In 1876 Queen Victoria took the title Empress of India. It was felt that because the British possessions in India were so large, the queen could rightfully claim the title of emperor, formerly held by the Mughals. The title of governor general was changed to viceroy. The viceroy was assisted by an executive council. Council members became ministers, responsible for various departments of state.
The British viceroy enjoyed great personal power and prestige. He had a large residence and staff, and was free from any control by the people of India. The British government felt that the viceroy should display a degree of pomp and ceremony, to show the Indian people that he was following the same courtly traditions as the Great Mughals.
The Second Afghan War (1878-1881) established India's northern boundary. After the Third Burmese War (1885), all of Burma became a province of India.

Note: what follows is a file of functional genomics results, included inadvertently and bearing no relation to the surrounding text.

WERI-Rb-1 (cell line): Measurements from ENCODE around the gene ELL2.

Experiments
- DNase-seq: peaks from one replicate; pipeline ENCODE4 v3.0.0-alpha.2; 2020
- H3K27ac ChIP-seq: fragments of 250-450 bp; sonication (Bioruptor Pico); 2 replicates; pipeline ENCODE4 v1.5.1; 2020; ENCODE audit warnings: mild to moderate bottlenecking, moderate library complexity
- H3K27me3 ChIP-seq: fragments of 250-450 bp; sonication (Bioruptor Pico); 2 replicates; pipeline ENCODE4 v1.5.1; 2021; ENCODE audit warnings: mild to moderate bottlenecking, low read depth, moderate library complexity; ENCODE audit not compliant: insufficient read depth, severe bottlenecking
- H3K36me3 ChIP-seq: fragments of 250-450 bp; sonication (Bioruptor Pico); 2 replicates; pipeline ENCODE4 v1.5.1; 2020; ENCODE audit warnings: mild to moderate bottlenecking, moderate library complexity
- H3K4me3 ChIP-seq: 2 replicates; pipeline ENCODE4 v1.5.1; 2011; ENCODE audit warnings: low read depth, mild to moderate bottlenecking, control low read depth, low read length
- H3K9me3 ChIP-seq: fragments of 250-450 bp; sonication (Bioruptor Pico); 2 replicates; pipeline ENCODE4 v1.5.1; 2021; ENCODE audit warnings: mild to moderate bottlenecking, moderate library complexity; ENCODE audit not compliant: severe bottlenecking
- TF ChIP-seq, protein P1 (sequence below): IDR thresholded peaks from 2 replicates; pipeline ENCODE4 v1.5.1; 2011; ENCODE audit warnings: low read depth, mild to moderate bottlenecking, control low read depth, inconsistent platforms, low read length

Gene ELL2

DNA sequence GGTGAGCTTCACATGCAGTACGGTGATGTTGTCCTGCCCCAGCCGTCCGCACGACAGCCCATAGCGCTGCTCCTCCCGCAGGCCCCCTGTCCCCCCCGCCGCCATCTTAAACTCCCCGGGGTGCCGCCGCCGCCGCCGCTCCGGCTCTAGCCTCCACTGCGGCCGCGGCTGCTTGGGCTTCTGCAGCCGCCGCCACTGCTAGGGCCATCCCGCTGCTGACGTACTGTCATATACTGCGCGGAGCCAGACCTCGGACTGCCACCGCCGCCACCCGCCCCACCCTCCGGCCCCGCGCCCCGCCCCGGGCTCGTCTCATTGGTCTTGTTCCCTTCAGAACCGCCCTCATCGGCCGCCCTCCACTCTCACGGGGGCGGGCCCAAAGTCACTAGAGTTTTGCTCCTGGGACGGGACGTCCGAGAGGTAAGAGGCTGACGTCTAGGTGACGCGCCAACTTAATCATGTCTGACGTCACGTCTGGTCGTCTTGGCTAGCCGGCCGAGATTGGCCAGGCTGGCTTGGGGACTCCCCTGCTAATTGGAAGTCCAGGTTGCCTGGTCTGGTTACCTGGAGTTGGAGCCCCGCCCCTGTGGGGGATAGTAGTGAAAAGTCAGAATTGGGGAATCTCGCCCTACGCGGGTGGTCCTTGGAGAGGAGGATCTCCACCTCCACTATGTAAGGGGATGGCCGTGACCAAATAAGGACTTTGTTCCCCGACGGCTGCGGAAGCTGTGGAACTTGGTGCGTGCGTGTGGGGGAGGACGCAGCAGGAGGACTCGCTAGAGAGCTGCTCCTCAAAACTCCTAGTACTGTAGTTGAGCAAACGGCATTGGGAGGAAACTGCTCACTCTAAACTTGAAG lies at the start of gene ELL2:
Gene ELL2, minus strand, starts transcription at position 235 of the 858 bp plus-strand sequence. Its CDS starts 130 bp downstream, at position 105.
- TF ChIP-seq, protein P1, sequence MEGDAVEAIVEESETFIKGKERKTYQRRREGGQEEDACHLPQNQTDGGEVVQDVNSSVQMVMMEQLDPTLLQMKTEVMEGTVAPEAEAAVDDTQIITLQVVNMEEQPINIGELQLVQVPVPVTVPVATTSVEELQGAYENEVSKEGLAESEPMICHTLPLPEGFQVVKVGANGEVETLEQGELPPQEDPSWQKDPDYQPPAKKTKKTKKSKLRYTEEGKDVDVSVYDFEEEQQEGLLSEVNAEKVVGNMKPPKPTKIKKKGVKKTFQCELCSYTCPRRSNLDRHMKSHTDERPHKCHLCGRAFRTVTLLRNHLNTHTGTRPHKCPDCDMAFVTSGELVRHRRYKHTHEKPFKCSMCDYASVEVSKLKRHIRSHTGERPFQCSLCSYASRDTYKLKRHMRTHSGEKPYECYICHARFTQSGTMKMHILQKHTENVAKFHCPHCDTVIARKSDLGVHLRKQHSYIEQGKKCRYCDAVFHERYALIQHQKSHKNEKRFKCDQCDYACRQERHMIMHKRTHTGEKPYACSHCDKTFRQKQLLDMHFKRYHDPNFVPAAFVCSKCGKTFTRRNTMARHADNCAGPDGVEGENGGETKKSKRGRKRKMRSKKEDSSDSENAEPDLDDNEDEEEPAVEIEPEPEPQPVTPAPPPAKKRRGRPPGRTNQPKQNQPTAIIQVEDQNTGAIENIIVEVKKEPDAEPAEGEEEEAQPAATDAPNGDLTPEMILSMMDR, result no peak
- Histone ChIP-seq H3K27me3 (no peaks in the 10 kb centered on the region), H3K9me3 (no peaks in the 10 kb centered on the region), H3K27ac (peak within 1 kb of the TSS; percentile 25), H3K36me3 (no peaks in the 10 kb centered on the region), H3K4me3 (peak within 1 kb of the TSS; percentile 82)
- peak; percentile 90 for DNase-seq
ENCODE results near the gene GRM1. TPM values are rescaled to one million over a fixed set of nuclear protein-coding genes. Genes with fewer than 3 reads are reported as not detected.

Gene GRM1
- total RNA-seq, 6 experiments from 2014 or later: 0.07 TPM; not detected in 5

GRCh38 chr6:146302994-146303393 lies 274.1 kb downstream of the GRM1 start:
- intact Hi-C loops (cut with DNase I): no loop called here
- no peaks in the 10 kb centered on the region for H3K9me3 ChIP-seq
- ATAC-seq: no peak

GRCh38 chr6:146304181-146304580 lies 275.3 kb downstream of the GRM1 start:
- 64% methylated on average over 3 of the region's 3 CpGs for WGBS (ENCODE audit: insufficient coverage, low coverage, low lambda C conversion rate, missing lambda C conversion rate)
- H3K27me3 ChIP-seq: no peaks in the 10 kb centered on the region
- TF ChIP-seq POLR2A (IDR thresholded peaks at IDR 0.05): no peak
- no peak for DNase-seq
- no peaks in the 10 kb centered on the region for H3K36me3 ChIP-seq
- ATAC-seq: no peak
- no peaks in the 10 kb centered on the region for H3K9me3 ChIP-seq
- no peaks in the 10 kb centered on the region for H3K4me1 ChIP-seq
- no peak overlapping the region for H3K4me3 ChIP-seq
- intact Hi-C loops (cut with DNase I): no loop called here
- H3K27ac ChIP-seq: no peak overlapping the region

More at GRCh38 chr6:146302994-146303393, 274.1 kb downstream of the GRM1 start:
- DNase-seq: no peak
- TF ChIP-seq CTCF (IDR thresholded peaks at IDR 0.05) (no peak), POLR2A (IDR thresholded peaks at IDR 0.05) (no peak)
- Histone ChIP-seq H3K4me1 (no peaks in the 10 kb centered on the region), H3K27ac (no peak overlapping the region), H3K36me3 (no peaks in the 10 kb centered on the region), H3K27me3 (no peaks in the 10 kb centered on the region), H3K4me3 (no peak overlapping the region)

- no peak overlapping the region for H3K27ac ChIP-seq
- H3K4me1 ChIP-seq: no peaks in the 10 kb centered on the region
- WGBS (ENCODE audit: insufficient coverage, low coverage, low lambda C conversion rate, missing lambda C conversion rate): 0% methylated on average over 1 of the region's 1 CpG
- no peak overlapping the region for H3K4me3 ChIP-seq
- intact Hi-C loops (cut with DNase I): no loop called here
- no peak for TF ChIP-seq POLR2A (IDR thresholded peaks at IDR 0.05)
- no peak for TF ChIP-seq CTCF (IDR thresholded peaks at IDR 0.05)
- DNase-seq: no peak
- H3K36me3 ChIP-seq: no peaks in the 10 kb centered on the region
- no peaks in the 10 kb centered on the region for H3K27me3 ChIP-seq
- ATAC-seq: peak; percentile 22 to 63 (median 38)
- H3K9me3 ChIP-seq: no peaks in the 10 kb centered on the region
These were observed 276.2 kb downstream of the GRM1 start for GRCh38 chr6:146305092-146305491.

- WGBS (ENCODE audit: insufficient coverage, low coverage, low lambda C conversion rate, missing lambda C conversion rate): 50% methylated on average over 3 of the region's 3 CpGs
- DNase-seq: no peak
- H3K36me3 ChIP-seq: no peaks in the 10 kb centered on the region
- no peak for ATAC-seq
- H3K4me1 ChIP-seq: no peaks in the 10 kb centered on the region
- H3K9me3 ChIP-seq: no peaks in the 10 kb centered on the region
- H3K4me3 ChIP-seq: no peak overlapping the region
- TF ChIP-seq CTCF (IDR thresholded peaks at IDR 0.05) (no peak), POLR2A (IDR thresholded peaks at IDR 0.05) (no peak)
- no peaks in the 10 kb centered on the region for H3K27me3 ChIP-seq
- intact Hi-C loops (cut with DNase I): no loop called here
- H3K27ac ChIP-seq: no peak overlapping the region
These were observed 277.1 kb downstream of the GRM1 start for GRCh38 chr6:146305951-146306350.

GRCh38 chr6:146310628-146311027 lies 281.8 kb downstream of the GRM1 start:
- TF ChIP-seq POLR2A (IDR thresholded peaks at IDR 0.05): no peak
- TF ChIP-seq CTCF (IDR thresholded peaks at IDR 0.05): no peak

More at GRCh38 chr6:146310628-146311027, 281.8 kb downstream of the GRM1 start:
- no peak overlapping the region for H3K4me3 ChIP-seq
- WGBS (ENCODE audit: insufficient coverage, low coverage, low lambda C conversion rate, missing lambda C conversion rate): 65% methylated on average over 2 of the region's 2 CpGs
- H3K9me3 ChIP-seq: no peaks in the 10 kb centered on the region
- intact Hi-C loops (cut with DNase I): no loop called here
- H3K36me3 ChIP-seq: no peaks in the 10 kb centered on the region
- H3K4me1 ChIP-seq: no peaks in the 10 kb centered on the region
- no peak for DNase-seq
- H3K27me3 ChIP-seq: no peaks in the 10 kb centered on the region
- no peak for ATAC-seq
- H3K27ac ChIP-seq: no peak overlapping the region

Changes in the Indian economy.
During the initial phase, the East India Company's main interest in India was to generate internal revenue for promoting its trade. With the onset of the Industrial Revolution, the British interest underwent a change. It now became focused on markets. The economic policy discriminated against Indian handicraft industries and created conditions for the entry of industrial products from Britain. The government also developed a transport network to help its economic, military, and administrative operations. In the 1850's, British-based companies started railway construction in India. By 1870 the cities of Calcutta, Delhi, Bombay (now Mumbai), and Madras (now Chennai) were connected by rail.